What is OpenSimulator and is it for you?

Defining OpenSim can be a difficult task, especially if you are moving from an established virtual world with no background knowledge or experience of what other environments and communities have been developed. Even the standard terms used can be easily misunderstood. I’ve included some explanations below – which are by no means comprehensive or all encompassing.

Basic Definitions

OpenSim/OpenSimulator:

Sometimes people use the words ‘opensim’ or ‘Open Sim’ in a way that can be confusing. Essentially what this means is the free software. This is the programmed framework that many companies and individuals have based their virtual world on.

You can use OpenSim software as a private, entirely self-contained, virtual realm on your own computer. You can choose to host it on a server so that you and friends can access it. You can even build a grid for the use of others, commercially or not, if you wish to. (For further reading visit the OpenSimulator website)

Grids:

These are the virtual worlds created by others (individuals, groups and businesses) and based on OpenSim. Some of the better-known grids aside from Linden Labs’ Second Life are Third Rock, InWorldz, OSgrid. There are many variations and themes. There’s a Grid List at the OpenSimulator website, but, please bear in mind that not all grids that are available will be listed or that those listed will be open at the time of reading.

Hypergrid:

This refers to the ability to move (teleport) between different public grids that have the facility enabled. As myself and fellow writer, Thom Lunasea, have not yet used hypergrid it is something that may feature in another, separate, entry in the future.

Regions:

What most people (within Second Life) call ‘sims’, this is the basic square of land, islands and water, ocean or whatever variant it has been terraformed into.

Viewers:

If you have used an established grid then you will have, at some point, downloaded a viewer. Some virtual worlds have specific viewers that are the preferred method to log into that place; some leave that preference open to the user. For the purposes of this blog, on our own regions, myself and Thom Lunasea use the Imprudence viewer.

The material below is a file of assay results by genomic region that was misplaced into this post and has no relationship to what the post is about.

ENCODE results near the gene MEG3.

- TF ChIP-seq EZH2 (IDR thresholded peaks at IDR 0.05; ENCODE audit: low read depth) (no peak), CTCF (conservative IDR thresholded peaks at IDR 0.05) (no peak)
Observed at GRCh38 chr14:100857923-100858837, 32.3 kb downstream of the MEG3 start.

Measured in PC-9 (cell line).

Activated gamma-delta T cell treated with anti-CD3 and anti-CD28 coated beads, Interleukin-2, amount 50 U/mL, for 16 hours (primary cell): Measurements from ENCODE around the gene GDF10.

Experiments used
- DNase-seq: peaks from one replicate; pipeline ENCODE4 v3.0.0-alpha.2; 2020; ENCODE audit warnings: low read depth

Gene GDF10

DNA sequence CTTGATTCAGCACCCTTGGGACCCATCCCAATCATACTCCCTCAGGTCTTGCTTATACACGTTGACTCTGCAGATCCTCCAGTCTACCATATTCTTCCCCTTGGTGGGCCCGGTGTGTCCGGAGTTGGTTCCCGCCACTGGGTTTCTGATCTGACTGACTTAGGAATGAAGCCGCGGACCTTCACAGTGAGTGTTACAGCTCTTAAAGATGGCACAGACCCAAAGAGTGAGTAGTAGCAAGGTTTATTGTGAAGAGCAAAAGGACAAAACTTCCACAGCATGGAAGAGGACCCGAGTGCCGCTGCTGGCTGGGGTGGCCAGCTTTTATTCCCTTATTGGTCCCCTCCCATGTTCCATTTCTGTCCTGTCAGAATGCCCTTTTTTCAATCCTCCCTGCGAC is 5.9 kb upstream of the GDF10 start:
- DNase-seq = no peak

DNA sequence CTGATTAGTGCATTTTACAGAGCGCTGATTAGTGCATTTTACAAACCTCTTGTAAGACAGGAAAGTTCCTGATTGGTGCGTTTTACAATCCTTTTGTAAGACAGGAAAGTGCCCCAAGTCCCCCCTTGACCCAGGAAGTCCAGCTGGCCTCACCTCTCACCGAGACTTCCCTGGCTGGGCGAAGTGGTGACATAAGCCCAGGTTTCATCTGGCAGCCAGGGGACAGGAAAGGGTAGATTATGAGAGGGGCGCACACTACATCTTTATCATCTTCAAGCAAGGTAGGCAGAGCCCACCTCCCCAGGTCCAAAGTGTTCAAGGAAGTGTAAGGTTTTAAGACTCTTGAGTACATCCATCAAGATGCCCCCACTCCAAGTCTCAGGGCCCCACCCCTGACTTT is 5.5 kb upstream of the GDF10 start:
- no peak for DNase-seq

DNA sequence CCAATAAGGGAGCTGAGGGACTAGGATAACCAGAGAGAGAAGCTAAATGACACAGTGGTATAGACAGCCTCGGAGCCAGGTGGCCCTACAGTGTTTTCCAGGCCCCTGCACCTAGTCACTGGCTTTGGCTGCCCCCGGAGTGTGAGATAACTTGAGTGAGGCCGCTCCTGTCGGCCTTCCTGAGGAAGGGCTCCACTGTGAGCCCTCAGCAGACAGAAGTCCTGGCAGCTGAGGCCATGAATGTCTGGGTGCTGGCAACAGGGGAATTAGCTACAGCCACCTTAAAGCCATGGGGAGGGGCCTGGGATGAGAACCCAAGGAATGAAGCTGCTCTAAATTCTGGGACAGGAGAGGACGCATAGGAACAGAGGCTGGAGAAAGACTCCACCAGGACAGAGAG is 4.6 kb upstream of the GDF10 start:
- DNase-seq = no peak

Is it for you?

To go it alone, or with support and help from a few keen friends, to create your own regions with OpenSim is definitely not to everyone’s taste or preferences. It is something that depends, roughly speaking, on three things:

  • what you want from a virtual environment
  • what level of involvement you want or can give
  • what your primary interests are

If your particular areas of interest are socializing, shopping, role-playing, being active in groups and events, etc., then it is likely that an established or developing grid will offer a more familiar level of user experience, interaction and support.

If building, creative experimentation or having a private environment is your key interest then using OpenSim may hold a greater attraction.

Moving to work directly with OpenSim does mean managing your expectations and developing a self-sufficient frame of mind. If you are acquainted with a grid that has a developed commercial infrastructure, where you are able to purchase or trade for all goods and services, then the entire lack of those facilities within your own virtual world does mean being prepared and interested to adapt to making what you need.

It can be a long-term project demanding time and there is a cost involved if you want to rent server space to host your regions.

All of that said: the possibilities that are on offer are fascinating. The chance to learn, to create and to build from the terrain on upwards is one that can make for an exciting sense of freedom. In turn that gives rise to creative ideas to see what can be made with such a blank canvas to work on.

In my next post I will be writing about my first experience of logging in. Up next though is the initial instalment by Thom Lunasea on how to use OpenSim software. Over to you, Thom!

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